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Paraesophageal hernia (PEH) is a common condition that bariatric surgeons encounter. Expert opinion is split on whether bariatric surgery and PEH repair should be completed concurrently or sequentially. We hypothesized that concurrent bariatric surgery and PEH repair is safe.
Around 20% of bariatric surgery patients develop a short- or long-term complication.
In the United States, reports about perioperative complications associated with bariatric surgery led to the establishment of accreditation criteria for bariatric centers of excellence and many bariatric centers obtaining accreditation. Currently, most bariatric procedures occur at these centers, but to what extent they uniformly provide high-quality care remains unknown.
Bariatric surgery is recommended for patients with obesity and type 2 diabetes. Recent evidence suggested a strong connection between gut microbiota and bariatric surgery.
The scale and variables linked to bariatric surgery's effect on dyslipidemia have not been conclusive.
The uptake of bariatric surgery in Australia has been hampered by the lack of funding and lack of evidence on relative value for money.
Bariatric surgery may diminish cardiovascular risk (CVR) and its associated mortality. However, studies that compare these effects with different techniques are scarce.
Bariatric surgery offers effective obesity treatment. The aim of this study was to evaluate the cost-effectiveness of bariatric surgery in Denmark from a third-party payer perspective in the mid- (ten years) and long-term (lifetime).
Revisional surgery is an important component of addressing weight regain and complications following primary bariatric surgery. Owing to provincial need and the complexity of this patient population, a specialized multidisciplinary revision clinic was developed. We sought to characterize patients who undergo revision surgery and compare their outcomes with primary bariatric surgery clinic data.
Empirical evidence suggests Roux-en-Y gastric bypass (RYGB) increases risk of developing alcohol use disorder (AUD). However, prospective assessment of substance use disorders (SUD) after bariatric surgery is limited.
Bariatric-metabolic surgery has emerged as an attractive option that offers significant and durable weight loss in the treatment of clinically severe obesity. Given the high prevalence of obesity, and growing numbers of bariatric-metabolic surgeries performed, primary care physicians increasingly encounter patients who have had, or are considering, bariatric-metabolic surgery.
To assess the extent and durability of the glucose-lowering effect of bariatric surgery (BS) in patients with insulin-treated type 2 diabetes mellitus (T2D).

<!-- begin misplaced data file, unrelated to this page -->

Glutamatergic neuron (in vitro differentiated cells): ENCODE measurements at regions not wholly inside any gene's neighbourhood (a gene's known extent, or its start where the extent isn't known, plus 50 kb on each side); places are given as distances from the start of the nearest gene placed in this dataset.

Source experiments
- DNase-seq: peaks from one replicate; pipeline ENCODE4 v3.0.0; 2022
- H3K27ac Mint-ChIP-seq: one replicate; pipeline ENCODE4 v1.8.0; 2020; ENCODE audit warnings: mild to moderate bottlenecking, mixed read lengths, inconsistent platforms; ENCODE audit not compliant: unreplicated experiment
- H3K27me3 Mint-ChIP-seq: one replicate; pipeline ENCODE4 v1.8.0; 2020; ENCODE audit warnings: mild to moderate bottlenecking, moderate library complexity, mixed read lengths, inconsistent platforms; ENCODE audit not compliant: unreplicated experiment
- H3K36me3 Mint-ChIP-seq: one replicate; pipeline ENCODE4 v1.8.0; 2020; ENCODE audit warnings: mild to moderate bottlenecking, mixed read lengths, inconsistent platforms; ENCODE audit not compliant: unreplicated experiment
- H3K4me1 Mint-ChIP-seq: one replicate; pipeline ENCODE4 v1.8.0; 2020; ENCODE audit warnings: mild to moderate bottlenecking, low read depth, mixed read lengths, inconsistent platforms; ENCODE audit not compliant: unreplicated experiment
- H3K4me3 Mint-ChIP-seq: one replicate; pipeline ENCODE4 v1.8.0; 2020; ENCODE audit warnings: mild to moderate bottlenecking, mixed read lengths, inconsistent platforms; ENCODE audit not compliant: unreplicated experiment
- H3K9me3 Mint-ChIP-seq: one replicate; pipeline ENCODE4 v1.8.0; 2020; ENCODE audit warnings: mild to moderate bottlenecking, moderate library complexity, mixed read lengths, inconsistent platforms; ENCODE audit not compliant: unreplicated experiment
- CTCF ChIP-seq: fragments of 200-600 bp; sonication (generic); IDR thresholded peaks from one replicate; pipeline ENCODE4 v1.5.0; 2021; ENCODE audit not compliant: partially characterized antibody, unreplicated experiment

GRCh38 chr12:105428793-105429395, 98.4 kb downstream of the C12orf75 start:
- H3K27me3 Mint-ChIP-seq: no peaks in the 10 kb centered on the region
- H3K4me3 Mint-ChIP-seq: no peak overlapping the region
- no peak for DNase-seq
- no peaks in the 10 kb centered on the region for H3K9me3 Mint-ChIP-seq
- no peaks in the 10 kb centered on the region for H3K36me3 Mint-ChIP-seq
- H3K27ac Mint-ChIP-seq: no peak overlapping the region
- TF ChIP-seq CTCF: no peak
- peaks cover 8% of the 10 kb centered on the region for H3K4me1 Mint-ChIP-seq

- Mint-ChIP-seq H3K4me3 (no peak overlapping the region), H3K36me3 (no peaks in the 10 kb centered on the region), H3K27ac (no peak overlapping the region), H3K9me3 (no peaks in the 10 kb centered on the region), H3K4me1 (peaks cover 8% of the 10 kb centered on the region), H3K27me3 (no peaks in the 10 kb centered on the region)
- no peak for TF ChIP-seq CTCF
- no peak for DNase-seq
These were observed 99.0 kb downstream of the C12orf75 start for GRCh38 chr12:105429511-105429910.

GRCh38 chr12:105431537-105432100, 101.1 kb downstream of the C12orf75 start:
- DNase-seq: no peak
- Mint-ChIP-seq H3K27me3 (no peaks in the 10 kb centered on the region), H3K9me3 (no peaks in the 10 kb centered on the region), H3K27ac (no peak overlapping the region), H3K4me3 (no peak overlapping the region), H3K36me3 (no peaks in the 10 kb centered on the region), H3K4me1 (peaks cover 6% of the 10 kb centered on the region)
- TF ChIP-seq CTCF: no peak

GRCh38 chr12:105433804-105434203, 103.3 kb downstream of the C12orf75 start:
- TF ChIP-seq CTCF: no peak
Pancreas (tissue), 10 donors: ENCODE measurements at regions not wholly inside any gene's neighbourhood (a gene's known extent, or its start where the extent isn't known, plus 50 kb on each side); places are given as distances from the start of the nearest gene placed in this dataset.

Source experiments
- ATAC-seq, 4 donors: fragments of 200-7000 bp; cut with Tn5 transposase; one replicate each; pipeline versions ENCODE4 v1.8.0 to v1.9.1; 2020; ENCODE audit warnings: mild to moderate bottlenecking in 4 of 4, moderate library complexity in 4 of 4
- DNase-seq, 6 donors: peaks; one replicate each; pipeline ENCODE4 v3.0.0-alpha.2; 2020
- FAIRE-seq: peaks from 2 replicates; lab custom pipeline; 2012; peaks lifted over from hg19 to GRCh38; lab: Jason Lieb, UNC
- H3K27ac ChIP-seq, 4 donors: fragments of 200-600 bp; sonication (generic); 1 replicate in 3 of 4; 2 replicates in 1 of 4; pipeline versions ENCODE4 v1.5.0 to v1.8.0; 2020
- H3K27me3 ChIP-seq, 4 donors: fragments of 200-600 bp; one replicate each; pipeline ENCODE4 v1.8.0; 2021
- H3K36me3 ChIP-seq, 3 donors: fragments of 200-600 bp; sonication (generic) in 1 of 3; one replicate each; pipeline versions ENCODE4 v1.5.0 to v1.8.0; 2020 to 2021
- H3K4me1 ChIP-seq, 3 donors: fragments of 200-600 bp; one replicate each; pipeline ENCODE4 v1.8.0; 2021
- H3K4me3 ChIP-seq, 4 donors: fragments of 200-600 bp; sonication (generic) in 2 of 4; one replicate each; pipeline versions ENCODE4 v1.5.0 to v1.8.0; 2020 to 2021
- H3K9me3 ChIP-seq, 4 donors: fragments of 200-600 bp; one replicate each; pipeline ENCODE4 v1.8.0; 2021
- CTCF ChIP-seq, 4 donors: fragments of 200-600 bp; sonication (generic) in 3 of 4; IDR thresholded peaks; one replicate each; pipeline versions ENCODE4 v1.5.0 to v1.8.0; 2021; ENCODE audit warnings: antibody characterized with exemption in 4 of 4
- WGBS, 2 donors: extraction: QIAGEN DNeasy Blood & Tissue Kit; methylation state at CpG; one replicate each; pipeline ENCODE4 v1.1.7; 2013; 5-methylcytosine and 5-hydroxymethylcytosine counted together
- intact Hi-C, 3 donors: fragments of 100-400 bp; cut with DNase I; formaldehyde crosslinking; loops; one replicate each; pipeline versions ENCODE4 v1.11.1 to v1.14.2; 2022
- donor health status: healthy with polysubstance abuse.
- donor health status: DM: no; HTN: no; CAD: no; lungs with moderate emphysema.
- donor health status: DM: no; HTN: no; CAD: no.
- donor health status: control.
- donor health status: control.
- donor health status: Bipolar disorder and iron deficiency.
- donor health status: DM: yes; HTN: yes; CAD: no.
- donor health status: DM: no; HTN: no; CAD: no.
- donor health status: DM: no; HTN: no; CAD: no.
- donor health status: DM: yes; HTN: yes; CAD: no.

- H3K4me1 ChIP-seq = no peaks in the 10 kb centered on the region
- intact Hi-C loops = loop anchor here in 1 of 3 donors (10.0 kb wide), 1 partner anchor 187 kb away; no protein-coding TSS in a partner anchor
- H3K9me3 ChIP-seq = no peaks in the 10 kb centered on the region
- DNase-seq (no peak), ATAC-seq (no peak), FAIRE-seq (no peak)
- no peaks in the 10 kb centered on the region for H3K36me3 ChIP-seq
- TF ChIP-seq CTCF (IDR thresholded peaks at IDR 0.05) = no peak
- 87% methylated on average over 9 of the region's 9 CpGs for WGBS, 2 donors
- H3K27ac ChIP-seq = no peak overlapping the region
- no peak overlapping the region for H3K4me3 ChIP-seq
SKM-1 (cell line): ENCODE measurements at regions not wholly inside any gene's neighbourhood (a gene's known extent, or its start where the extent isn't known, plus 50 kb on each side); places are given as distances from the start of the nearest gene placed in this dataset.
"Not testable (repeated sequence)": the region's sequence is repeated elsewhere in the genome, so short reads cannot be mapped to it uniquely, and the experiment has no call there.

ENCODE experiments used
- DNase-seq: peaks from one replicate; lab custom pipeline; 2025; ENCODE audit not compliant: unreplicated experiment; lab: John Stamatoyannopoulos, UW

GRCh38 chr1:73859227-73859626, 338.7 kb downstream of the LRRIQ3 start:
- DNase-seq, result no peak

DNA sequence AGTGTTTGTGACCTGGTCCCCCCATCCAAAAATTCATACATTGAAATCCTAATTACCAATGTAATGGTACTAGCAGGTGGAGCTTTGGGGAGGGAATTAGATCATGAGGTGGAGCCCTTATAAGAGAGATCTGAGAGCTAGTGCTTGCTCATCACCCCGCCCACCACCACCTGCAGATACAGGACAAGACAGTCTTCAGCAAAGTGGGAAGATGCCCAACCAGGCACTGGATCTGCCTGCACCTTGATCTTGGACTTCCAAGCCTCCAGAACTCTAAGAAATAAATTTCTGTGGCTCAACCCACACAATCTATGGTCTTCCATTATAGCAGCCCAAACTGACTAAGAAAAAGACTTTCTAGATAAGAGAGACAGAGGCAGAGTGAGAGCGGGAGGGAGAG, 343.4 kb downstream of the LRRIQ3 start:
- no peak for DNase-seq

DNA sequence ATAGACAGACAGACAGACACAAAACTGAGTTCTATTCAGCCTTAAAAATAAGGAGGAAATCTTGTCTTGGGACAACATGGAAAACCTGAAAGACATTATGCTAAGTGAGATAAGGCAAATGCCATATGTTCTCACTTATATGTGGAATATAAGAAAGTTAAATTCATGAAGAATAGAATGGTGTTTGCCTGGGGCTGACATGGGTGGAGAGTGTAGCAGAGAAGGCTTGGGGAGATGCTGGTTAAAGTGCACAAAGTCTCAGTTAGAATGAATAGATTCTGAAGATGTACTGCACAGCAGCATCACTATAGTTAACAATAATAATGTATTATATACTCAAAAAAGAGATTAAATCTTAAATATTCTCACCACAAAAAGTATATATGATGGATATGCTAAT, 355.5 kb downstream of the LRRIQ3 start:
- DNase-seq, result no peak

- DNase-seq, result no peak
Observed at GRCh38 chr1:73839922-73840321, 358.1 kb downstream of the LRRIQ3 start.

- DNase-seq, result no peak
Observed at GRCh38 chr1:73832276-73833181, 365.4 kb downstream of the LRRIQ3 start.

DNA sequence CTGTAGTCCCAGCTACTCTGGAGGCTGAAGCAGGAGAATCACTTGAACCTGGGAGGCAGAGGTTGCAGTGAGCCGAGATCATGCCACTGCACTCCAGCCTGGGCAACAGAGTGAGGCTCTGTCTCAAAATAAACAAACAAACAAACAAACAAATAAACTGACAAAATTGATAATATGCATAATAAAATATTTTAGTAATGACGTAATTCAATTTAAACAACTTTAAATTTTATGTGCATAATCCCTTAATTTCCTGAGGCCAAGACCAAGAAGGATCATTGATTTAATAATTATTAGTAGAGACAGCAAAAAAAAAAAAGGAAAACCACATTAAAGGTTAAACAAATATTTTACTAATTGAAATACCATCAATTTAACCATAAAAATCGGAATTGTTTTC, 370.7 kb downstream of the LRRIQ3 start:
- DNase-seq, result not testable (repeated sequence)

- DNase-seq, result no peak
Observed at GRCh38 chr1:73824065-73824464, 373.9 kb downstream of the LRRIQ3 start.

Understanding what proportion of the eligible population is undergoing bariatric surgery at the state level provides critical insight into characterizing bariatric surgery access. We sought to describe statewide trends in severe obesity demographics and report bariatric surgery volume in Wisconsin from 2011 to 2014.
Procedures performed in ambulatory surgical centers (ASC) can provide several advantages over hospital-based surgery. Understandably, concerns have been raised regarding "high acuity" cases in the ASC setting. Recently the Metabolic and Bariatric Surgery Accreditation and Quality Improvement Program (MBSAQIP) presented protocols for ASCs to follow, requiring them to perform only "low acuity" cases to be compliant with accreditation.
A recurring argument for bariatric surgery is cost savings due to sustained weight loss and reductions in comorbidities. However, studies prompting this argument tend to focus only on health care costs, and in some of them, cost changes after surgery have been modelled. The aim of this study was to generate real-world evidence on the socio-economic impact of bariatric surgery, by evaluating the effect on both direct and indirect costs.
Evaluating how morbidity and costs evolve for new bariatric centers is vital to understanding the expected length of time required to reach optimal outcomes and cost efficiencies. Accordingly, the objective of this study was to evaluate how morbidity and costs changed longitudinally during the first 5 years of a regionalized center of excellence system.
Achieving program-mandated preoperative weight loss poses a challenge for many bariatric surgery candidates. No systematic method exists to identify at-risk patients early in preoperative care.
There is no unified system for reporting surgical complications after bariatric surgery. One increasingly used system for notifying postoperative complications is the Clavien-Dindo classification, which focuses on their therapeutic implications.